Wild dogs being managed proactively
A joint wild dog quarterly baiting program has been running for more than 10 years in Ngarkat Conservation Park and surrounding areas, with 57 reports of sheep or lamb deaths due to wild dog attacks reported during this time.
Posted 09 March 2021.
Murraylands and Riverland Landscape Board District Officer Craig Krollig said the wild dog baiting program is a collaborative effort between the Murraylands and Riverland Landscape Board and National Parks and Wildlife Service SA (NPWSSA) to provide an organised response for landholders.
“The wild dog baiting program has been running since the early 1990s and usually occurs around February, May, August, and November with more than 400 baits laid each time.
“In February, the Murraylands and Riverland Landscape Board and NPWSSA completed another round of baiting to support local farmers before this year’s lambing season.
“There have been 57 stock losses over this time due to wild dogs. This low number is very positive.
Mr Krollig is encouraging landholders to report any stock losses suspected to be the result of wild dog attacks or any sightings to the Murraylands and Riverland Landscape Board.
Other signs of a wild dog on your property may include unusual livestock behaviour and lower lambing rates than expected.
Mr Krollig said local district staff can investigate and react quickly to wild dog threats, with coordinated action across properties being the most effective method to reduce the impact on the livestock industry.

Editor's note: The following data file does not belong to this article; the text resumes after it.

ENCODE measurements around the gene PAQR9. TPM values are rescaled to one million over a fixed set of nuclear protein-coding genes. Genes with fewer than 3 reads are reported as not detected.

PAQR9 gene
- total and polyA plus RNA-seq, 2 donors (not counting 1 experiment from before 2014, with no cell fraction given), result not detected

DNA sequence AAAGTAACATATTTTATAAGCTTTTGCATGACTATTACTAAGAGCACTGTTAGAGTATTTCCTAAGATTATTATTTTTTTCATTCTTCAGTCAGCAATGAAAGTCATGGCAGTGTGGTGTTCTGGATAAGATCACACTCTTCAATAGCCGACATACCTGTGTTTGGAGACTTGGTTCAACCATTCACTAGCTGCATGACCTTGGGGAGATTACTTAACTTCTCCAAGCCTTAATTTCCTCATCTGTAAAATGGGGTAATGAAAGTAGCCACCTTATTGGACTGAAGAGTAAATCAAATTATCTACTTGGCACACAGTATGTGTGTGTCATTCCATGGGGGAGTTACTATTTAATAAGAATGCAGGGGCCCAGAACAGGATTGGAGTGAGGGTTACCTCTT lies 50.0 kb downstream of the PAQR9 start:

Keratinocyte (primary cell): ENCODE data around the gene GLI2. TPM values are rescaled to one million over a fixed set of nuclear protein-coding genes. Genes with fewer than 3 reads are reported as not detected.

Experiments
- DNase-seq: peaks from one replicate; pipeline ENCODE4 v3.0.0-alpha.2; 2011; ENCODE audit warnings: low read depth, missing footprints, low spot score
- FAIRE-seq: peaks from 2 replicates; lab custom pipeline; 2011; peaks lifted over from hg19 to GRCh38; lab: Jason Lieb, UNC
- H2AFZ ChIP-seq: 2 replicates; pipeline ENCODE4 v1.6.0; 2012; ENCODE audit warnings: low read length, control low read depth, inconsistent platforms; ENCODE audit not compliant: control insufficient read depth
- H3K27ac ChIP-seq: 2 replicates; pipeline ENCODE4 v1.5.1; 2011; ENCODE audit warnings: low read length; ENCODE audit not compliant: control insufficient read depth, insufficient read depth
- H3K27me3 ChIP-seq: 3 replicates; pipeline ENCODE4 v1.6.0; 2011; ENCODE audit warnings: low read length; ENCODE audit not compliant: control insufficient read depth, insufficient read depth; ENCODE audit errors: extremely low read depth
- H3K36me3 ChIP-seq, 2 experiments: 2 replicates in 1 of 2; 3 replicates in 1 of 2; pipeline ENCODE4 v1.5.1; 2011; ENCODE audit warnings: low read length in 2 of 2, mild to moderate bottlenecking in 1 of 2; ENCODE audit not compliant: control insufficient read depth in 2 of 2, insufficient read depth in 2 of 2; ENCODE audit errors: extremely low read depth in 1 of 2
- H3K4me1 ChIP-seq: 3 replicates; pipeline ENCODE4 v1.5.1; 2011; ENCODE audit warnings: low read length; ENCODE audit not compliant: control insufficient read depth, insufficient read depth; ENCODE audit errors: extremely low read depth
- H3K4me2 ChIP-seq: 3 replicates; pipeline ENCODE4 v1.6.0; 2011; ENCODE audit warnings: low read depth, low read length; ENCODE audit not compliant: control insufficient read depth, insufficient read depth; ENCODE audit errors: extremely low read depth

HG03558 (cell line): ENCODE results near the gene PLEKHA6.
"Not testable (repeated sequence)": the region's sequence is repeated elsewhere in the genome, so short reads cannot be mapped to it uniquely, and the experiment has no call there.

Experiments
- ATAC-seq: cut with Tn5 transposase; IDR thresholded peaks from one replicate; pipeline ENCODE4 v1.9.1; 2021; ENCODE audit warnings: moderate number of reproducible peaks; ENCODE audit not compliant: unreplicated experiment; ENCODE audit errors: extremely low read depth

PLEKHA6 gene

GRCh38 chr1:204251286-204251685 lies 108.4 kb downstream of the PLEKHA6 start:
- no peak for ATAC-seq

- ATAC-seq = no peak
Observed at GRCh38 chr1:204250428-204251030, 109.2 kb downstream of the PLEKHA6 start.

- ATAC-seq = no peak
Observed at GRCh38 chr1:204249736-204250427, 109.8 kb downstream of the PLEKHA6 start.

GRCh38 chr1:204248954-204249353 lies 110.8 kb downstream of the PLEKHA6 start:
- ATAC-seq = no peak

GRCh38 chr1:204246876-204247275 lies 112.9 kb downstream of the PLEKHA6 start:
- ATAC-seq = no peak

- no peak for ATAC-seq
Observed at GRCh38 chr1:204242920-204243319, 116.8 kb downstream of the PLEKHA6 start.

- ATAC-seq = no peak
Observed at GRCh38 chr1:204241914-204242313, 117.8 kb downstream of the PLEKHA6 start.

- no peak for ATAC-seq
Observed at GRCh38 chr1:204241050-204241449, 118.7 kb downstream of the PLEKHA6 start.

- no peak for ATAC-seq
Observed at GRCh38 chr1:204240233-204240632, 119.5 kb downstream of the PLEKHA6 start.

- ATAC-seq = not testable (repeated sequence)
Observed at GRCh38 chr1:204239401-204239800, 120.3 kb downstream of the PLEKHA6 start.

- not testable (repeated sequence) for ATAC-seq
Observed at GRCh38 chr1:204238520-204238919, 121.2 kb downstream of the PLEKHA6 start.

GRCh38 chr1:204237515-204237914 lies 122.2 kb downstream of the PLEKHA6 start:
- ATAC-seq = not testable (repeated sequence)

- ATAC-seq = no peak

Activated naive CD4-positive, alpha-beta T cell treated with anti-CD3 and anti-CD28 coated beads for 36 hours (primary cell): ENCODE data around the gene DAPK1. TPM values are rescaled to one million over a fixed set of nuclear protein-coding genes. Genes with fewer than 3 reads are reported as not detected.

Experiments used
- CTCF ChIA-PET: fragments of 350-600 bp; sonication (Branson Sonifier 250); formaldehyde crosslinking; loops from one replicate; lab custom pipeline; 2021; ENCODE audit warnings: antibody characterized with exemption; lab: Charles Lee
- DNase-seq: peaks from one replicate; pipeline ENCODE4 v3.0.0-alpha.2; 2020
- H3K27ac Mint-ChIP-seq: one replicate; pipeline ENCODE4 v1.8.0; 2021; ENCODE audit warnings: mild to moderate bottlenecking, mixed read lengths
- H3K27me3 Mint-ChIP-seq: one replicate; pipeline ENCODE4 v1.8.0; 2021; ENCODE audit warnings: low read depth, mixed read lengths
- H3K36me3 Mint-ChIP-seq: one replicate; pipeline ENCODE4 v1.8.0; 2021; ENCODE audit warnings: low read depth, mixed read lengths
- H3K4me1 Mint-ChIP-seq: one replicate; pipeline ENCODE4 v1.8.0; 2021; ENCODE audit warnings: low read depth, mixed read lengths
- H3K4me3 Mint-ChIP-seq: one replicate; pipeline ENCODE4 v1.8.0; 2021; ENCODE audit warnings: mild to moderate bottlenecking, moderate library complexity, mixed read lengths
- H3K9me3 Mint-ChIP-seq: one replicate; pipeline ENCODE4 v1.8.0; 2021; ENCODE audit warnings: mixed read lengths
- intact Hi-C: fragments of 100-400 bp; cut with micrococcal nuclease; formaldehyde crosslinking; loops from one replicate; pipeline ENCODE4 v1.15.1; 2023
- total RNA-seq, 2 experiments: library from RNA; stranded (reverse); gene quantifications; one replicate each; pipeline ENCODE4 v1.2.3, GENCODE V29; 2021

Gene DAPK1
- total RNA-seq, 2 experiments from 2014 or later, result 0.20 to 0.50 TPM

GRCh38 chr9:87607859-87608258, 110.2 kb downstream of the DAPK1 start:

“We can provide advice and dog baits to impacted landholders and coordinate neighbours to bait together for greater impact.
“We can also work with Primary Industries and Regions SA (PIRSA) to activate a dog trapper if needed and considered to be the best cause of action.”
“In November, we engaged one of the state government wild dog trappers following reports of sheep losses and dog sightings. The trapper was successful in catching one dog over a four week trapping period,” Mr Krollig said.
To report any sightings or stock losses, contact Murraylands and Riverland Landscape Board District Officer Lameroo, Craig Krollig on phone: 08 8576 3400.
The NPWSSA carry out control and undertake a monitoring program for wild dog activity in Ngarkat Conservation Park, which involves monitoring sand pads and recording dog activity at different locations through the park.
National Parks and Wildlife Service SA District Ranger Paul Gillen said this helps us understand areas where they are more active and any trends in activity for dogs in the area to help direct effective control activities.
“I would encourage any landholders in the general area to undertake a proactive baiting program. A good time to do this is around the same time as the park based baiting program to get the best coverage across the landscape,” Ranger Gillen said.
The wild dog program in the region is a jointly funded partnership coordinated through the Boxflat Wild Dog Coordinating Committee, which has representation from Murraylands and Riverland Landscape Board, Limestone Coast Landscape Board, Southern Mallee District Council, District Council of Tatiara, Coorong District Council, SA Sheep Industry Fund Board along with NPWSSA and Department of PIRSA.
This project is supported by the Murraylands and Riverland Landscape Board through funding from the landscape levies.
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